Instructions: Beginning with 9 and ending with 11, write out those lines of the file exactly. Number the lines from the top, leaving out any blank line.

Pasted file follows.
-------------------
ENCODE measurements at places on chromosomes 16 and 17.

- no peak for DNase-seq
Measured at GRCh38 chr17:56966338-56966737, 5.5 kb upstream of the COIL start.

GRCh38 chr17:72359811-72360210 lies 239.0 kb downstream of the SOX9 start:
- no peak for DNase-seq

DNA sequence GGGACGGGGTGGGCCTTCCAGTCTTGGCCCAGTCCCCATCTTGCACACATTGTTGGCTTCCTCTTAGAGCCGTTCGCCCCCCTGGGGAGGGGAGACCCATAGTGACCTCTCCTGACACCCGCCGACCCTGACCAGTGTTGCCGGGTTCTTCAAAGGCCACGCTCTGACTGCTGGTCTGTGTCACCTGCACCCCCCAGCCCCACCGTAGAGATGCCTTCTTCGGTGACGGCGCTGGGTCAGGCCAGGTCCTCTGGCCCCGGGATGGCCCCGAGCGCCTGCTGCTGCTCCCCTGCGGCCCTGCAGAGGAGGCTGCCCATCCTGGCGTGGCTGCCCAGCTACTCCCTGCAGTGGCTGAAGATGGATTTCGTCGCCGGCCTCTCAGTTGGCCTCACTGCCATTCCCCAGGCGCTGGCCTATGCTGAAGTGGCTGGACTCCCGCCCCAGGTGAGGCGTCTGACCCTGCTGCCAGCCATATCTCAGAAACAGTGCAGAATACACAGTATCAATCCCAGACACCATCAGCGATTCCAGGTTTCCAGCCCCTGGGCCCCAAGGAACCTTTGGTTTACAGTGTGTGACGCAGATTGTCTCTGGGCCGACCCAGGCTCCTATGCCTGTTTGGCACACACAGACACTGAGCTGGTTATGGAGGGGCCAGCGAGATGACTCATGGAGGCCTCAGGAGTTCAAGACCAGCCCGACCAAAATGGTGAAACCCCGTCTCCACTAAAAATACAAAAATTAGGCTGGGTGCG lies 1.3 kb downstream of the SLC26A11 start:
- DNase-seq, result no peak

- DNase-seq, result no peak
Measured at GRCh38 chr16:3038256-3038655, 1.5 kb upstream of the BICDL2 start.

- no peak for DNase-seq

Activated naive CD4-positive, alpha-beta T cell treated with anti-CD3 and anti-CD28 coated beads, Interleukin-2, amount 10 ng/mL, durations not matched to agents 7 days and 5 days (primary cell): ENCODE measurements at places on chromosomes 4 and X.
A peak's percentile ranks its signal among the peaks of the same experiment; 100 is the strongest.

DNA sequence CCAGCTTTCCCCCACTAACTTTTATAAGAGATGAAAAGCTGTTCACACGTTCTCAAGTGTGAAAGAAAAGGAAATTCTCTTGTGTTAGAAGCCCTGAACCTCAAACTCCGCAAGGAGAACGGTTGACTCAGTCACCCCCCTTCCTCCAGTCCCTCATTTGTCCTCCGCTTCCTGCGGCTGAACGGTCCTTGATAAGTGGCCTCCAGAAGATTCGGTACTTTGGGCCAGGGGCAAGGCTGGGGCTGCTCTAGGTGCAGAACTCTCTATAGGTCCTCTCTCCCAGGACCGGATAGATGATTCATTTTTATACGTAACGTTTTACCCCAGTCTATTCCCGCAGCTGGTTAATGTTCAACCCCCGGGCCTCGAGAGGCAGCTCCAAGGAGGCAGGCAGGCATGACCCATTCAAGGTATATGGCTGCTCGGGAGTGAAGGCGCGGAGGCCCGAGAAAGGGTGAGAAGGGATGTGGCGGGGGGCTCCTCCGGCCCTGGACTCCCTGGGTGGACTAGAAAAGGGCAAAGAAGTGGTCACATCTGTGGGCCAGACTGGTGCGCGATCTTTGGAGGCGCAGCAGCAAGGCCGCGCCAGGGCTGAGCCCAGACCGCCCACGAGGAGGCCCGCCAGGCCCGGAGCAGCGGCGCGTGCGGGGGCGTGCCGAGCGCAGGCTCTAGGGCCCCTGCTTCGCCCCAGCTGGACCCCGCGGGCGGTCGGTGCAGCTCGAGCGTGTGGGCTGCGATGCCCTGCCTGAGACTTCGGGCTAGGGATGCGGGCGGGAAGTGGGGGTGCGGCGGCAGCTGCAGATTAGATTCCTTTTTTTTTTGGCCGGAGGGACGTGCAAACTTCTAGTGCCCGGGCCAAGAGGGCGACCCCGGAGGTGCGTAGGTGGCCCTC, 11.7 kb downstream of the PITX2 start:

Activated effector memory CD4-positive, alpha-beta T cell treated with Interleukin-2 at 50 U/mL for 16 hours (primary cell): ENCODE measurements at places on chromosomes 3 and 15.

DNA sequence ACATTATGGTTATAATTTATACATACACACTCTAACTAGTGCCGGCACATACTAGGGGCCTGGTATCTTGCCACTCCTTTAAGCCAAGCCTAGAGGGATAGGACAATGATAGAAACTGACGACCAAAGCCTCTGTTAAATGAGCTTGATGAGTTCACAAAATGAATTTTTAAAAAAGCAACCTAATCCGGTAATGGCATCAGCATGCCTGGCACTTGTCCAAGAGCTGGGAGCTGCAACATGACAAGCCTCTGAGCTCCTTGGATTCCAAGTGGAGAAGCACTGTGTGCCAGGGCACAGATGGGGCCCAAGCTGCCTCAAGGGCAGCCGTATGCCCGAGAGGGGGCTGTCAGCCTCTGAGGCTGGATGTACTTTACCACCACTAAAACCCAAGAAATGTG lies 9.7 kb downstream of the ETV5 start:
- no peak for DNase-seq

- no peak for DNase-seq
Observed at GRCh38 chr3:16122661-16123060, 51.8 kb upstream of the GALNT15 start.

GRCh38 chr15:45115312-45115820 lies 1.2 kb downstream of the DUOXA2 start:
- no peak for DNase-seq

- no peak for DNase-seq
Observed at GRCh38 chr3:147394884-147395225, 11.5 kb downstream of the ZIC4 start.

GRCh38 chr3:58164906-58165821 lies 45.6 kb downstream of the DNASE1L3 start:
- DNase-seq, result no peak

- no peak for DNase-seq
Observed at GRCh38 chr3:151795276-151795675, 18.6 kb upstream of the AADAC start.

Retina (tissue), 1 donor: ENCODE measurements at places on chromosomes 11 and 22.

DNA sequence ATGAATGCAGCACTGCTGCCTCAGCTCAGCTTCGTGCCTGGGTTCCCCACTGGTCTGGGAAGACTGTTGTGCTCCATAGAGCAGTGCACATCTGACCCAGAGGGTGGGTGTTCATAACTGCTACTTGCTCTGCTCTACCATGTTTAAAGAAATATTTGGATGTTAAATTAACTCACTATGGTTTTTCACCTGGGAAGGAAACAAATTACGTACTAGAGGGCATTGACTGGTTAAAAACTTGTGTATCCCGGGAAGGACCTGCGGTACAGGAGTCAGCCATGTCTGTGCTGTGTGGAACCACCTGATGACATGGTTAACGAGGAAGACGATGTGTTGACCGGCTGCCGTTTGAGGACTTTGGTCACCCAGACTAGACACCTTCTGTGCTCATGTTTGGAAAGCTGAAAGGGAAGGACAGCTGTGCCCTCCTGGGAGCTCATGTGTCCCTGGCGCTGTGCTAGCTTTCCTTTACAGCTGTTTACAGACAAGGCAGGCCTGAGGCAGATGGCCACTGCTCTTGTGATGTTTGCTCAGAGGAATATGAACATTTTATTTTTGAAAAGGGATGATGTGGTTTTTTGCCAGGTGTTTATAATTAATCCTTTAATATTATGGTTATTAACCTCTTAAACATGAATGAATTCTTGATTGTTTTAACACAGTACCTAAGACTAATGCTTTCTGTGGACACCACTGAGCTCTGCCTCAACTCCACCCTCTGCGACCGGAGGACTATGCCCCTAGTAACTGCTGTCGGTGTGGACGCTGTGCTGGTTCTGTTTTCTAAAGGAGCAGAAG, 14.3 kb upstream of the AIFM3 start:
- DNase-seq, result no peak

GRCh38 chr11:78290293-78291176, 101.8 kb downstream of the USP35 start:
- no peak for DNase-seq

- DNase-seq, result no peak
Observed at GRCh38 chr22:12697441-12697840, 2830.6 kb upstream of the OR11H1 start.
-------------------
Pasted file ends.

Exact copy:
Measured at GRCh38 chr16:3038256-3038655, 1.5 kb upstream of the BICDL2 start.

- no peak for DNase-seq

Activated naive CD4-positive, alpha-beta T cell treated with anti-CD3 and anti-CD28 coated beads, Interleukin-2, amount 10 ng/mL, durations not matched to agents 7 days and 5 days (primary cell): ENCODE measurements at places on chromosomes 4 and X.